Rock, Rap and the Election - Keep Your Eyes on the Prize 2/14/2004 Counterpunch: "In 1985, Rock & Rap Confidential produced the short film I'll Vote On. It documented the efforts of the FBI and local authorities in rural Alabama to jail civil rights leaders for getting out the vote. Most charges (for "vote fraud") were ultimately dropped. But the 2000 Presidential election, marked by the deliberate disenfranchisement of thousands of registered Florida voters, confirmed that the right to vote in America still cannot be taken for granted. Today, spurred by the disaster that is the Bush administration, a growing number of musicians are working to get their fans to register to vote. They range from punkvoter.com--started by Fat Mike of NOFX--to the Hip-Hop Summit Action Network, which kicked off a nationwide drive to register 4 million voters in 2004 with a star-studded event (P. Diddy, Beyonce, LL Cool J) in Houston during Super Bowl week."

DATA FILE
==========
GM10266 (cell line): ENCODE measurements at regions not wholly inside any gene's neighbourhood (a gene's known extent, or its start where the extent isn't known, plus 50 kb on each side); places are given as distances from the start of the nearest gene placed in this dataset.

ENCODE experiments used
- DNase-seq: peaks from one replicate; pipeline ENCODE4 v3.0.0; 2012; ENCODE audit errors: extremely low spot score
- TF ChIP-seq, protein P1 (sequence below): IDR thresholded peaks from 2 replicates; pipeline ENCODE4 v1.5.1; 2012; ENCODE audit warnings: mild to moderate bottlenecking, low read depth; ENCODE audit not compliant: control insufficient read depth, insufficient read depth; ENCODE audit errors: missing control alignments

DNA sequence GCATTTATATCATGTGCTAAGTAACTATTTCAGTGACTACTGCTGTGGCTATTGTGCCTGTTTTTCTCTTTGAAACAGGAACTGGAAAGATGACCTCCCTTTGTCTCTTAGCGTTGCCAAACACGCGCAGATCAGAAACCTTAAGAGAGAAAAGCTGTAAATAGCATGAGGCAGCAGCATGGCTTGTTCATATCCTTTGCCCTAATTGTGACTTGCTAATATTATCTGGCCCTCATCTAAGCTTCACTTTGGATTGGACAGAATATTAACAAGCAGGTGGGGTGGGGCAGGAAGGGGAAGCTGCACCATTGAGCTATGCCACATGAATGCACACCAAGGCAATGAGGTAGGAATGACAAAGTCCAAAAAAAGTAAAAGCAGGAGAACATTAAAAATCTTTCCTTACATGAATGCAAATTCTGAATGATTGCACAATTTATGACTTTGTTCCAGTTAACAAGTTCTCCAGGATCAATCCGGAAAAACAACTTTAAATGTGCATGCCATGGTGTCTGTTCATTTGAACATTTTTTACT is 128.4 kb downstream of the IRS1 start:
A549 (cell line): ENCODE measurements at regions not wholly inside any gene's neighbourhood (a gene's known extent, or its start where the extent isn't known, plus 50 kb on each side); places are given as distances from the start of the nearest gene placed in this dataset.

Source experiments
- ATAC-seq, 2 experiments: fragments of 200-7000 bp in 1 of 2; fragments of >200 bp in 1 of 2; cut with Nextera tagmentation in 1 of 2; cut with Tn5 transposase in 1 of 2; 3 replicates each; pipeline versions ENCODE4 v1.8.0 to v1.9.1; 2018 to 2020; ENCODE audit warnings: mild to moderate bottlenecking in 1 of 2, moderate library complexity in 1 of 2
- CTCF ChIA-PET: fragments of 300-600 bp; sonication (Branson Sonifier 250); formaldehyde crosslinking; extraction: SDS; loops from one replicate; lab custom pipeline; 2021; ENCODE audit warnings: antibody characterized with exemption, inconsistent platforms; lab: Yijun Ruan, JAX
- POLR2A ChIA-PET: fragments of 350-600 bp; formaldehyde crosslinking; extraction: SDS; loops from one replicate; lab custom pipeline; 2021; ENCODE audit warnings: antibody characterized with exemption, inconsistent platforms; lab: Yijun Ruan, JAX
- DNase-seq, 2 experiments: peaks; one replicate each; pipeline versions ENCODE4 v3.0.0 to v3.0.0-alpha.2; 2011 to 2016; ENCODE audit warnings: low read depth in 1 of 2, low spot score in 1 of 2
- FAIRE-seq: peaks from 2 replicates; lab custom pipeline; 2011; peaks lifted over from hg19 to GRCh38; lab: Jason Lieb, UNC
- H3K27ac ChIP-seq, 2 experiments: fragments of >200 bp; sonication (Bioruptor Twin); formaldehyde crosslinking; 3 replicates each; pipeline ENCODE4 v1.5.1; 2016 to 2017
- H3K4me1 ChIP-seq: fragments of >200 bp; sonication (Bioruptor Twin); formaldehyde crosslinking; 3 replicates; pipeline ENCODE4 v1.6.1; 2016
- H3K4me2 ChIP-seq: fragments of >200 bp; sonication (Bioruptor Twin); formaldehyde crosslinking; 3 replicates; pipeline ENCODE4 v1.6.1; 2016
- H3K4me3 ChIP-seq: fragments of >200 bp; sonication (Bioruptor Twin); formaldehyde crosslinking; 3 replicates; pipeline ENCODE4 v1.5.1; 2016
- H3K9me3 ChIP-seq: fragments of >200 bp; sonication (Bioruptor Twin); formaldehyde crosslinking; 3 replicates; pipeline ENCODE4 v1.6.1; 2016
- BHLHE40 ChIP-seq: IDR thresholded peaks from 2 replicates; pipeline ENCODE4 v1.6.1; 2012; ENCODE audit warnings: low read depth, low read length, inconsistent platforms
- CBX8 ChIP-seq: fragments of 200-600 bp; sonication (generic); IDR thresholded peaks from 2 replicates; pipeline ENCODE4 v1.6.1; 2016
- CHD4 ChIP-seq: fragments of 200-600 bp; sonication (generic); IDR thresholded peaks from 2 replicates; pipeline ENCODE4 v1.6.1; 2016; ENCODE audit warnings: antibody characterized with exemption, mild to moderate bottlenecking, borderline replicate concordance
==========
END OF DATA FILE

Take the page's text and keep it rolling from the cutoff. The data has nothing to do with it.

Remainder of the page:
Hip-Hop Summit Registers & Encourages Over 20,000 Youth to Vote 2/2/2004 Dogon Village: "The Houston Hip-Hop Summit held at Texas Southern University (TSU) Arena in Houston, Texas on Saturday, January 31st, drew an over capacity crowd of newly registered young voters. During an intensive two weeks of "grass roots" registering and internet mobilizing throughout a seven county area of southeast Texas including Houston and Harris County, more than 20,000 youth were registered to vote and encouraged to "get-out-the-vote" on election day."
Join Hip-Hop Team Vote today.... Membership is free 1/24/2004 Hip Hop Summit Action Network
National Hip Hop Political Convention - June 16-19, 2004 Newark, New Jersey 1/16/2004 Hip Hop Convention